Characterization of ‘Click’ Surface Chemistry with XPS

In materials science, polymer surface functionalization is an essential task. A developing area in this field is the design and manufacture of cost-effective and disposable devices, which can be customized based on particular clinical applications such as cancer immunotherapy. In cancer immunotherapy, chemically modified microelectrodes are used to capture, adjust, and examine white blood cells before they are reintroduced to a patient.

Conducting polymers, e.g. PEDOT,1 poly(3,4-ethylenedioxylthiophene), are as popular as microelectrode material because they are less expensive, easy to process, and possess high cell compatibility. The surfaces of the device are altered by ‘click’ chemistry, which allows smaller units to be interlinked, to create active surfaces with high selectivity in mild conditions (Figure 1). During synthesis, the addition of an azide (triple nitrogen) group to the monomer creates the essential ‘clickable’ handle on the PEDOT material.

Components and principle of ‘click’ chemistry

Figure 1. Components and principle of ‘click’ chemistry

The chemical shifts detected in XPS analysis enables the patterning of the device, success of the ‘click’ process, and the efficiency of the starting material to all be examined. New XPS data processing algorithms have been improved to reduce the acquisition times without compromising the chemical state information, and minimizing the chances of damaging the sensitive surface material. An acquired XPS map’s spatial resolution can also be improved with these methods. This article discusses the application of the Thermo Scientific K-Alpha X-ray Photoelectron Spectrometer (Figure 1) in the analysis of a conductive polymer device, where the conducting polymer surface acts as a precursor in a ‘click’ chemistry process.

The Thermo Scientific K-Alpha XPS system

Figure 2. The Thermo Scientific K-Alpha XPS system

Experimental

Two experiments were carried out to characterize the surface. The first experiment focused on studying the changes caused by X-ray exposure on the PEDOT polymer. The X-ray spot measured 400 µm. The second experiment involved using a 30 µm X-ray spot to map the polymer surface. Scanning the sample stage takes place under the X-ray spot to create a map using the Thermo Scientific K-Alpha system.

The 128-channel detector in the K-Alpha spectrometer allows the collection of spectra using a fast snapshot acquisition mode. This minimizes the X-ray exposure and enables all of the spectral regions to be collected in seconds, without affecting the quality of the chemical state information. The analysis used the turn-key charge compensation system of the K-Alpha. This system helps to examine insulating samples in the same simple manner as conductors.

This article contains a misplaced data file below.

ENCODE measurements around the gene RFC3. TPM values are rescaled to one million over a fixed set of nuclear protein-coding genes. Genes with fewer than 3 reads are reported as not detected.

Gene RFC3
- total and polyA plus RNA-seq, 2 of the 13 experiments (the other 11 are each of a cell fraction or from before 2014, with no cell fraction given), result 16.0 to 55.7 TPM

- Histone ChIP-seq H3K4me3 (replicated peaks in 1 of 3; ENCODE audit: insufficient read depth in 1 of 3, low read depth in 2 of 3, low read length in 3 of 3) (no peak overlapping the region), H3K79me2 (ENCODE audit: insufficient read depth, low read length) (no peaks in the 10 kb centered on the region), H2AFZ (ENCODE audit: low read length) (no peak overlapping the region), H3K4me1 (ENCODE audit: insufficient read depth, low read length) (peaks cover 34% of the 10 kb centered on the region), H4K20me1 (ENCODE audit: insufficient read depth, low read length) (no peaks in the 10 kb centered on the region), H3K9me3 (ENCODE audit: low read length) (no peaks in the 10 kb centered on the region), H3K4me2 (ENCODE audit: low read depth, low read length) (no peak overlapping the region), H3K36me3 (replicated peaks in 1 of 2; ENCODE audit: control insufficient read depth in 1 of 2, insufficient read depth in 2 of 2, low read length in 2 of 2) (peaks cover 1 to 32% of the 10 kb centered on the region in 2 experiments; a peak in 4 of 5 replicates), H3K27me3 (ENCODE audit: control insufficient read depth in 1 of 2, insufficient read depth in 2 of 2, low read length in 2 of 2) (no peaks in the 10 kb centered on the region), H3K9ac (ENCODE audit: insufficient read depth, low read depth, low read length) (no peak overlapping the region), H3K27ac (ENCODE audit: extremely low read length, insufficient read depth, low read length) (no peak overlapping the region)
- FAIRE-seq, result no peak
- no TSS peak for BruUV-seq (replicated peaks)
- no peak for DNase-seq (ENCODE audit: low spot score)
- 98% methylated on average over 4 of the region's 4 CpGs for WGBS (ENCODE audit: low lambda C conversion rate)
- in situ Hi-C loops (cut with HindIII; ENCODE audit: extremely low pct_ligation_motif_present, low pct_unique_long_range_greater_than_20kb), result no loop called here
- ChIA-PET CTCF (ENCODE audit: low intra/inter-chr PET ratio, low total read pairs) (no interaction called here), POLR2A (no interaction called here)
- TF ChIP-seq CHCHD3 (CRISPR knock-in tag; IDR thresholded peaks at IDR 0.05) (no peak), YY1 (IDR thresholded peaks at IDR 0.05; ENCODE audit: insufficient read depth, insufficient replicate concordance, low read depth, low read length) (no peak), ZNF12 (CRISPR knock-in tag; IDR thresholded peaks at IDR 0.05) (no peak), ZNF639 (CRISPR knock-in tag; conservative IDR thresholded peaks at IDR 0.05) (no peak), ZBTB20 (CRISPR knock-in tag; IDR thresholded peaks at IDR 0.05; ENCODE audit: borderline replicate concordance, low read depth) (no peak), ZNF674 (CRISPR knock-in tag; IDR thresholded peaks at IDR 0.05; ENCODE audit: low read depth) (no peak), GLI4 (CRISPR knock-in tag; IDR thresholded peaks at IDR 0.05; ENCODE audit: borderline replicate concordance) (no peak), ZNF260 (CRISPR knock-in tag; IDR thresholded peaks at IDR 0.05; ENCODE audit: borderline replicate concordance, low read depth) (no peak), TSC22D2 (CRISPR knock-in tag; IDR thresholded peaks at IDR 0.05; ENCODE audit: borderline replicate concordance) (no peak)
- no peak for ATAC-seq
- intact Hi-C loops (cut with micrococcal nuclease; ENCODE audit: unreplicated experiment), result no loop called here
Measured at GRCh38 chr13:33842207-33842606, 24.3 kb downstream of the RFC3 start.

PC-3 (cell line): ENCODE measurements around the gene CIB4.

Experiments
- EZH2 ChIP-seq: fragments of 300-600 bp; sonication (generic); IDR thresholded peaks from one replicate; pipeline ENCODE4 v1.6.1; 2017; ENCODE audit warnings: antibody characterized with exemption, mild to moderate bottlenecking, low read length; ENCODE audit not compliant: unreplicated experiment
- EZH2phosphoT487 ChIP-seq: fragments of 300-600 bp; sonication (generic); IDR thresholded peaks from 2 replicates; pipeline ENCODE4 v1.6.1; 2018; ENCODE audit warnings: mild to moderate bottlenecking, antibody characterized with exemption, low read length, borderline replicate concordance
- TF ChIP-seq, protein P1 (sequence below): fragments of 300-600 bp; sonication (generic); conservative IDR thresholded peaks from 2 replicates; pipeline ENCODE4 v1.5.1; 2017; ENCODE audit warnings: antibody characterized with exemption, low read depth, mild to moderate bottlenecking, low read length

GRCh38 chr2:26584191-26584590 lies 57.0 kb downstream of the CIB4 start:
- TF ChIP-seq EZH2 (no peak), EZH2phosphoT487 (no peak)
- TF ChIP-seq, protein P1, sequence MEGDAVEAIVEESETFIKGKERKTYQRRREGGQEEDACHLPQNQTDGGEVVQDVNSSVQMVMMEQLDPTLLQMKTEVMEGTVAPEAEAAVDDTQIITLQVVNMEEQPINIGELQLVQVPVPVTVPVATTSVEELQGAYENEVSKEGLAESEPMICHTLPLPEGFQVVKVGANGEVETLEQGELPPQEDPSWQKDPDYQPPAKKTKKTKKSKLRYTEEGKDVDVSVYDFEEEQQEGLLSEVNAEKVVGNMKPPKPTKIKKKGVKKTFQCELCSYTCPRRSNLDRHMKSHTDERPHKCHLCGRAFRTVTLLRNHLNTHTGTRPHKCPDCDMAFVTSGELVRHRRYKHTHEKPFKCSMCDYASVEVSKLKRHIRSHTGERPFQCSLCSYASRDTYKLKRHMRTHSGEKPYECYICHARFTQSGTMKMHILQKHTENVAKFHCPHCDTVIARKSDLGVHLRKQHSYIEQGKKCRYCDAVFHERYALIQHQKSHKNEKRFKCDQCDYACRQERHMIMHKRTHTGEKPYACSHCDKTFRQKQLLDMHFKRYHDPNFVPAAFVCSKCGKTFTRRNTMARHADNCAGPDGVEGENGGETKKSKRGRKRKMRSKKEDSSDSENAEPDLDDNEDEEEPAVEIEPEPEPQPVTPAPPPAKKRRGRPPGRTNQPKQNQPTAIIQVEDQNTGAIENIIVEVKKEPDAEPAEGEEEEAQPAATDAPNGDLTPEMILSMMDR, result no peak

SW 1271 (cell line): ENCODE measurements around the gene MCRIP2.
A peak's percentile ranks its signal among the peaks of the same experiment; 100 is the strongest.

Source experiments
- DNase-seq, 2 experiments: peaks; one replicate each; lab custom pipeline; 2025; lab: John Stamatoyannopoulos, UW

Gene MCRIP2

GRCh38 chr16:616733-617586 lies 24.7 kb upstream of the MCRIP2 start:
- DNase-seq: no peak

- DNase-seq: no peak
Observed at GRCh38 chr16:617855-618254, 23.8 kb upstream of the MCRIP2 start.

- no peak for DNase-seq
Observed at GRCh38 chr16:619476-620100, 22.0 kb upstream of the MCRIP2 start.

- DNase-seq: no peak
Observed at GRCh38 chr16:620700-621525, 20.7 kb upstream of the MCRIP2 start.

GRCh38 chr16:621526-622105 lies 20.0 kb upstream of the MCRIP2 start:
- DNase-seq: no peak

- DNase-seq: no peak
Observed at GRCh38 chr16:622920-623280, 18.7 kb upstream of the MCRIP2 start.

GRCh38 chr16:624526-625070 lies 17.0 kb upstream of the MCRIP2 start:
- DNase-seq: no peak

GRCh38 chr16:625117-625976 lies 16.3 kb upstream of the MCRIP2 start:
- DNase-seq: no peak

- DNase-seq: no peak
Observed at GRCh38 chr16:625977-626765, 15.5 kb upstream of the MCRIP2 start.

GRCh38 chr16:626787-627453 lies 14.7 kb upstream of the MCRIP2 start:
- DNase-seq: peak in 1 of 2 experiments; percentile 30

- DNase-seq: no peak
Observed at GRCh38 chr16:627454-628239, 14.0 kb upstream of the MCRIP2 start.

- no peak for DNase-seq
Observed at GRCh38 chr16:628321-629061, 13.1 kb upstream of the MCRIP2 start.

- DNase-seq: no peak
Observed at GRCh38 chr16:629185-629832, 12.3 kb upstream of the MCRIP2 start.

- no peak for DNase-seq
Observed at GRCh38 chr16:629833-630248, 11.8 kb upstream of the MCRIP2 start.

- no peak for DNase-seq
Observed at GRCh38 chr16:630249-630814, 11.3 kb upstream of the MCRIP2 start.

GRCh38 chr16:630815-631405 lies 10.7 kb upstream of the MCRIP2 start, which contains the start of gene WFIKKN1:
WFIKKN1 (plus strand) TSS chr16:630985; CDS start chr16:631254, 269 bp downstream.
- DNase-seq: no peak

Results

For the analysis of the aforementioned type of samples, XPS provides a number of benefits, including surface distribution, chemical state information, and quantitative elemental information. The challenges include tiny structures and sample damage caused by extended X-ray radiation periods. Minimizing the acquisition times, and maintaining information regarding the spatial and chemical state can be addressed with deconvolution methods, which have been included in the Thermo Scientific Avantage data system.

Figure 3 displays N1s XPS spectra from a large area of the sample. The appearance of two peaks on Figure 3a is due to the varied oxidation states of the N atoms in the PEDOT-azide polymer. The peaks form because the N+ species and the N- species (Figure 3a insert) are available in the ratio of 1:2. Under X-ray exposure the azide group begins to degrade, and this results in the N3 species (Figure 3b). The deconvolution methods and the K-Alpha spectrometer’s rapid snapshot acquisition mode can help to resolve this issue and allow the characterization of the device.

Degradation of PEDOT-azide can be seen in N1s spectra

Figure 3. Degradation of PEDOT-azide can be seen in N1s spectra

Figure 4 highlights the chemical maps of the micropatterned surface before and after data deconvolution. The linescans across the maps explain how deconvolution enhances the image resolution. The solid lines are from the deconvoluted map, and the dashed lines from the map before deconvolution.

Image deconvolution improves the data acquisition time without compromising the data quality

Figure 4. Image deconvolution improves the data acquisition time without compromising the data quality

Conclusion

The deconvolution process provides a number of benefits for XPS analysis of polymer systems. Higher pass energies help to reduce the acquisition time, and eventually minimize the duration of exposure of sensitive samples to the X-ray source. Enhanced signal-to-noise ratios allow easy extraction of details from the data. Limitations, due to the size of the X-ray spot, are overcome using image deconvolution, resulting in enhanced XPS mapping abilities.

This information has been sourced, reviewed and adapted from materials provided by Thermo Fisher Scientific – Materials & Structural Analysis.

For more information on this source, please visit Thermo Fisher Scientific – Materials & Structural Analysis.

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